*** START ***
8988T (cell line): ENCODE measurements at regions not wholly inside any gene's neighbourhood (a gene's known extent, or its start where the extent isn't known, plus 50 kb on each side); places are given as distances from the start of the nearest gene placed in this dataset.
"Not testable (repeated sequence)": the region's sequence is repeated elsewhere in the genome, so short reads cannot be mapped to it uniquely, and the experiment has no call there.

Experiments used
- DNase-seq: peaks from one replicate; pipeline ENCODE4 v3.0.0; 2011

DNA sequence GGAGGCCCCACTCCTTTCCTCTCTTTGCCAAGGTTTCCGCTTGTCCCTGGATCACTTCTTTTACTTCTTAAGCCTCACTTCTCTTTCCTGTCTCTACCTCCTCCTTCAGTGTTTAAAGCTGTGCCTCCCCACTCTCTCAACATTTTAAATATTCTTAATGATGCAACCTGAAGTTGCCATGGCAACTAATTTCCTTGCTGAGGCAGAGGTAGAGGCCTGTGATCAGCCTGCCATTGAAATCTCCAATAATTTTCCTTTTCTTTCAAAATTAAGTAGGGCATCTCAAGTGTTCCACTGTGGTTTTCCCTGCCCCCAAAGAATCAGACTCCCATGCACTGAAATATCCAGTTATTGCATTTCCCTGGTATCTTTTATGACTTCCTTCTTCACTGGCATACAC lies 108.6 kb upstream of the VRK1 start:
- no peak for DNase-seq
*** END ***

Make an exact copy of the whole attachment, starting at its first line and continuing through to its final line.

8988T (cell line): ENCODE measurements at regions not wholly inside any gene's neighbourhood (a gene's known extent, or its start where the extent isn't known, plus 50 kb on each side); places are given as distances from the start of the nearest gene placed in this dataset.
"Not testable (repeated sequence)": the region's sequence is repeated elsewhere in the genome, so short reads cannot be mapped to it uniquely, and the experiment has no call there.

Experiments used
- DNase-seq: peaks from one replicate; pipeline ENCODE4 v3.0.0; 2011

DNA sequence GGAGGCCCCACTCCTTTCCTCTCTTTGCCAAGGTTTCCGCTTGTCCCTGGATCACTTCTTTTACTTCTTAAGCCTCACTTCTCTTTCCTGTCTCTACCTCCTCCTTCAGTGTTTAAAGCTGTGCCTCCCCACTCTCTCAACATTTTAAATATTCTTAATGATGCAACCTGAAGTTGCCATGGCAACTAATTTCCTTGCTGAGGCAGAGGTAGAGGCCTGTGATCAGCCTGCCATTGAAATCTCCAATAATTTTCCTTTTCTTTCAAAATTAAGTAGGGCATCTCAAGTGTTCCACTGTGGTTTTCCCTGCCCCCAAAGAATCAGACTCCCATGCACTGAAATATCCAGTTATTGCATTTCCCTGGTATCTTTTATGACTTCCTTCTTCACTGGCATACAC lies 108.6 kb upstream of the VRK1 start:
- no peak for DNase-seq